A species of Australian ant has been found to produce honey that has unique antimicrobial powers which kill bacteria and fungus species.

The study, conducted by scientists at the University of Sydney, is the first to investigate the medicinal benefits of ant honey. However, this is not an original discovery – in fact, Australian honeypot ants have been used in food and in medicine by First Nations people for thousands of years.

The Australian honeypot ant, Camponotus inflatus, is found in desert areas in Western Australia and the Northern Territory. The researchers hope that identifying the particular antimicrobial compounds in the ant honey could help to develop new antibiotics.

“I have long been fascinated by the honeypot ant and its amazing way of producing and storing honey,” said Andrew Dong, co-author of the research published in journal PeerJ. “Given the medicinal use of the honey by Indigenous people, I wondered if it might have unique antimicrobial characteristics.”

“Our people have been enjoying sweet honey ants for thousands of years,” said Danny Ulrich from the Tjupan language group, who helped the researchers track down the honeypot ants. “As for its medicinal use, we use it for sore throats and sometimes as a topical ointment to help keep infections at bay.”

Following the lead of Indigenous people, the scientists profiled the honey to find out its bacterial and fungal microbiome: the composition of good microbes that can tackle the bad ones.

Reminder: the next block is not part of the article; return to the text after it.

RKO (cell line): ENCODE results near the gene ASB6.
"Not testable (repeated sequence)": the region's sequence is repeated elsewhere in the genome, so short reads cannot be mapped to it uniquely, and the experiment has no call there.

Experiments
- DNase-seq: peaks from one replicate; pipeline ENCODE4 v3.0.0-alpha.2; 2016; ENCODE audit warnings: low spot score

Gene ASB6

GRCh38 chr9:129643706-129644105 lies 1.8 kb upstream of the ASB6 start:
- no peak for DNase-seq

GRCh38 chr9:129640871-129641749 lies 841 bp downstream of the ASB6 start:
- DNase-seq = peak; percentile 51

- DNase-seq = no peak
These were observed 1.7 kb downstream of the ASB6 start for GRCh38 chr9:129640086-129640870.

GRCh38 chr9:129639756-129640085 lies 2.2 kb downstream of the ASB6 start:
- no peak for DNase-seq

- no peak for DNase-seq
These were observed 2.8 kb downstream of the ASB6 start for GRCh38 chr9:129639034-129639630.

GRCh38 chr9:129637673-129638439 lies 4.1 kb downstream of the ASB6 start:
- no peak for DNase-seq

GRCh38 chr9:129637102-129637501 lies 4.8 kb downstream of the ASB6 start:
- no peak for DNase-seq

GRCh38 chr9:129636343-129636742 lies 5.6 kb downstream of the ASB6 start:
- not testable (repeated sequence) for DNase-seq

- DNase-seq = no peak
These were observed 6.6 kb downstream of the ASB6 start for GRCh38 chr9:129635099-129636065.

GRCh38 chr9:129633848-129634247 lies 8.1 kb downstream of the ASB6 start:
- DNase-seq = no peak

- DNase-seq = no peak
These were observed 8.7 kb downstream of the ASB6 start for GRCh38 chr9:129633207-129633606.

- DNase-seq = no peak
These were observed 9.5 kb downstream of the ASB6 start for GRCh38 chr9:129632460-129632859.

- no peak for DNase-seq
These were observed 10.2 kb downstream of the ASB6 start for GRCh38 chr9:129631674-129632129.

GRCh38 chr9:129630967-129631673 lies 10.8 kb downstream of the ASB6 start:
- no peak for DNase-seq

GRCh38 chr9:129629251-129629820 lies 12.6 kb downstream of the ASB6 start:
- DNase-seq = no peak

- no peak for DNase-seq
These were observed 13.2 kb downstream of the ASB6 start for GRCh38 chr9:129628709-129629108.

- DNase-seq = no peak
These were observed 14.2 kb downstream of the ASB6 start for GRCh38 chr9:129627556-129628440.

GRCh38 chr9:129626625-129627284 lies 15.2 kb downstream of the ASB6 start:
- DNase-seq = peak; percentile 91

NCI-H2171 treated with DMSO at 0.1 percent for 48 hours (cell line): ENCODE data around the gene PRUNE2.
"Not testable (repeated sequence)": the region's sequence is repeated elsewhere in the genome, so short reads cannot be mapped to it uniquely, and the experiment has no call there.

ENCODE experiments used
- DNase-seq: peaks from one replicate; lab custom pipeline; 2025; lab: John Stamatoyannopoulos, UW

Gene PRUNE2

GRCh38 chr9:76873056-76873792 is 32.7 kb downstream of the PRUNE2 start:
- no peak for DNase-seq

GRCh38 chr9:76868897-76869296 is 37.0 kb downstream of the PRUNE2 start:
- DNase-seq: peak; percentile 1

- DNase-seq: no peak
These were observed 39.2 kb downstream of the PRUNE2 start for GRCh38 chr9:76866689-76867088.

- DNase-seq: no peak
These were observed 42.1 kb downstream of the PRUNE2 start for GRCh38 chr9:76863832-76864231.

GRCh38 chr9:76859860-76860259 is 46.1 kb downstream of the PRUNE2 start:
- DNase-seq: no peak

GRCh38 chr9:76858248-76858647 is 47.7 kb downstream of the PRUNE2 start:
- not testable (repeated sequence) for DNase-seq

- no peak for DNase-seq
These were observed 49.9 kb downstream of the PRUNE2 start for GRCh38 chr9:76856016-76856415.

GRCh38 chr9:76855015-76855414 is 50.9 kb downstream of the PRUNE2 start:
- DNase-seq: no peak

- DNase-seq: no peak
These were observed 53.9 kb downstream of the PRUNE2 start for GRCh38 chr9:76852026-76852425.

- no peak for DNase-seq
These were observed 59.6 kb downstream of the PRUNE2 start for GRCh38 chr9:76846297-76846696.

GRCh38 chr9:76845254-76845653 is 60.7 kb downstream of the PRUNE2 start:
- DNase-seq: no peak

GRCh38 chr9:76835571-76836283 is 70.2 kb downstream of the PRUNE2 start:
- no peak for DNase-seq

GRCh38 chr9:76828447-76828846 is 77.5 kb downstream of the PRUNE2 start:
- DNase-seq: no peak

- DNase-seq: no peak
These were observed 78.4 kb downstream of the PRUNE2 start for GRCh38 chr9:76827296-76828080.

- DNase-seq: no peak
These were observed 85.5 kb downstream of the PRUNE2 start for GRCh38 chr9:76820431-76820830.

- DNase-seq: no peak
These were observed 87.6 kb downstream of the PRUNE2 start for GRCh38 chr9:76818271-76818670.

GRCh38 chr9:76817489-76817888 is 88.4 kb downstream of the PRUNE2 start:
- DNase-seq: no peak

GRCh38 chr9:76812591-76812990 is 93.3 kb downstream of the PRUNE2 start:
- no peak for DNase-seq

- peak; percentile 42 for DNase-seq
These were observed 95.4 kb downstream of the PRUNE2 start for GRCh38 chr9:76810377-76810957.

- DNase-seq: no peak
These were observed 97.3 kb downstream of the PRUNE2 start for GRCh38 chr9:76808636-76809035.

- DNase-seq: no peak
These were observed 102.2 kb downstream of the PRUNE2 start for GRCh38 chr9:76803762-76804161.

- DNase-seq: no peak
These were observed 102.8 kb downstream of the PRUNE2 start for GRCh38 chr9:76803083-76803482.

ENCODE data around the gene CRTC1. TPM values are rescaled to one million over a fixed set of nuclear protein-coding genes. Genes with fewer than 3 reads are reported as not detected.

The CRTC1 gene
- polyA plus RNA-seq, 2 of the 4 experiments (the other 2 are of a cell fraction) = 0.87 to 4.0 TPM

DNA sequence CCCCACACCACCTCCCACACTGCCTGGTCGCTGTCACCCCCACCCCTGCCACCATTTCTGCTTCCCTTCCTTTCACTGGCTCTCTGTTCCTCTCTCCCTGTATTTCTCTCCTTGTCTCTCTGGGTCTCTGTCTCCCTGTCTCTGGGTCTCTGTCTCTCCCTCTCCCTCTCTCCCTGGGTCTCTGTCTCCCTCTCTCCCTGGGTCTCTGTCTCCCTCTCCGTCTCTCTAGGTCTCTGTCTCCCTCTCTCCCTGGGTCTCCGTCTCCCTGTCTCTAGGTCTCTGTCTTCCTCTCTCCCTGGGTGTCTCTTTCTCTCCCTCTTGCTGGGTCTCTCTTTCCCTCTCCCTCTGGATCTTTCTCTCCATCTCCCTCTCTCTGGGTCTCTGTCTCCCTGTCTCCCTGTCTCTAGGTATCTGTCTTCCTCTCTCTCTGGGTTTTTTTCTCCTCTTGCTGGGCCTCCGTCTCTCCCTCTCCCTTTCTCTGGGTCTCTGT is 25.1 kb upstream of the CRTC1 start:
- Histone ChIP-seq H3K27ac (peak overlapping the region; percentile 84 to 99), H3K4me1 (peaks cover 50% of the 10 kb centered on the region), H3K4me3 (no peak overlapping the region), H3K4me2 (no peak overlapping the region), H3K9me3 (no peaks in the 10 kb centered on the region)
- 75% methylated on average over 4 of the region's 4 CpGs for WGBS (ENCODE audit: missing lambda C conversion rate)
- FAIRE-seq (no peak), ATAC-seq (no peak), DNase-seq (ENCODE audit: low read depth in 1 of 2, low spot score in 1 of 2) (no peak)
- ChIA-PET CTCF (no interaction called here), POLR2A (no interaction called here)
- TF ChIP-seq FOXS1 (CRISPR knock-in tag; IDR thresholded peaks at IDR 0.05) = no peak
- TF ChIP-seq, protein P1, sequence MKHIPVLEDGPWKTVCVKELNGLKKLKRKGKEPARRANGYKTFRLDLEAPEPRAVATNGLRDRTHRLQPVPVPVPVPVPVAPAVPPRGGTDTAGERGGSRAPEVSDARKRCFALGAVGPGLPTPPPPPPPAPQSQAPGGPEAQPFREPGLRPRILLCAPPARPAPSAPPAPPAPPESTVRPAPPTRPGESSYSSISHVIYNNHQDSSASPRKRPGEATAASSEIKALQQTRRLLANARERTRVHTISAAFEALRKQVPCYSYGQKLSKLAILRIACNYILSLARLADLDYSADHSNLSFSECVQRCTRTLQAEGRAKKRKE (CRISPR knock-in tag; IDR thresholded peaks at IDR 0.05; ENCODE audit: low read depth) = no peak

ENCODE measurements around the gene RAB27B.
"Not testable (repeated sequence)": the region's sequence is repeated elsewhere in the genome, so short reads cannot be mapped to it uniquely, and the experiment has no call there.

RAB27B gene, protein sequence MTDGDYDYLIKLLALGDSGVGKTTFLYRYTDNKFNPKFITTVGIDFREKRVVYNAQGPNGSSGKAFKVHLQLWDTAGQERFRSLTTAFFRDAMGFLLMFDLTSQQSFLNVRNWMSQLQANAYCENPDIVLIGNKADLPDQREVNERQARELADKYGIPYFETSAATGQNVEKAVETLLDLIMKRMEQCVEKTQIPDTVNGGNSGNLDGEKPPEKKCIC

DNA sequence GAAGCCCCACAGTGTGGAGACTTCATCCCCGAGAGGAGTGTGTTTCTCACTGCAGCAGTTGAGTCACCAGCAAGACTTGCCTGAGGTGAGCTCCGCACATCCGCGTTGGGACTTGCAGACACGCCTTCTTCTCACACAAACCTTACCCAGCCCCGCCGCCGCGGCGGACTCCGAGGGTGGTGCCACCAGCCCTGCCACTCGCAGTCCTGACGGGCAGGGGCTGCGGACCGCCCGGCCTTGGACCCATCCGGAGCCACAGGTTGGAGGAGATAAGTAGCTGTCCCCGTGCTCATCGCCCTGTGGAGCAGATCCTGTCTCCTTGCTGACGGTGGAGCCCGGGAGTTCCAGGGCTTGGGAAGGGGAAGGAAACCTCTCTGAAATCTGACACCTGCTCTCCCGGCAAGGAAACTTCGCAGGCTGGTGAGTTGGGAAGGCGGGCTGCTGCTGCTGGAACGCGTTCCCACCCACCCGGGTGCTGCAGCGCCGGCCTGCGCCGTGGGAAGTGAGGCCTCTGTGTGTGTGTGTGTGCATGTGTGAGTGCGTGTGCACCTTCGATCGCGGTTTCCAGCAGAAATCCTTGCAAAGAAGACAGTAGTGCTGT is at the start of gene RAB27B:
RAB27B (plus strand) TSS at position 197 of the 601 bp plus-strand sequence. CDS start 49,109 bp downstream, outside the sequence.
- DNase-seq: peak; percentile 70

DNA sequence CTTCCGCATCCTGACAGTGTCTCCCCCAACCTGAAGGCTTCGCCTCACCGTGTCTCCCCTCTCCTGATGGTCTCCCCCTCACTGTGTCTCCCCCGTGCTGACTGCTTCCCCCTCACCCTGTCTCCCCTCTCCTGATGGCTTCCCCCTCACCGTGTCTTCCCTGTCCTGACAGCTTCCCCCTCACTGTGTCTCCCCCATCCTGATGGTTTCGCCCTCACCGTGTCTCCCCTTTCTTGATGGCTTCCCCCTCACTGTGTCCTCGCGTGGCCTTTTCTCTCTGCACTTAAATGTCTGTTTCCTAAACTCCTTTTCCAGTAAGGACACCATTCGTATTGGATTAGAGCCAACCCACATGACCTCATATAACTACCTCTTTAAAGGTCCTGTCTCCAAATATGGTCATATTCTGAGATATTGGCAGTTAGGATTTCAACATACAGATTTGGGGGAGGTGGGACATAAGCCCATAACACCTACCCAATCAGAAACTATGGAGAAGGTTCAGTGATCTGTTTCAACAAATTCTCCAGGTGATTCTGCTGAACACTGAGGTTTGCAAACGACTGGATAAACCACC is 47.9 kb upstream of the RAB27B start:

They found that the honey’s microbiome is effective in inhibiting the growth of golden staph, a bacterium that can cause infections or even death if it enters the body through a cut.

The ants have also evolved so that their honey inhibits two fungal species, Aspergillus and Cryptococcus, which can also cause serious infections in people with suppressed immune systems.

One group of honeypot ants play a bizarre role in the wider colony. Underground worker ants, known as ‘rotunds’, are overfed by the other ants so that they are stuffed full of nectar and other sugary substances. Their abdomens become translucent and orange as they inflate with honey – growing to the size of small grapes.

When food options become scarce for the rest of the colony, these ants – immobilised by their size – become ‘vending machines’, regurgitating the honey for the other ants to enjoy on tap.

According to the researchers, their honey has a different medicinal mechanism to manuka honey, a dark honey produced by bees which pollinate manuka flowers which are native to New Zealand. Manuka honey is well known for its antimicrobial properties and can be used as a treatment for wounds and skin infections.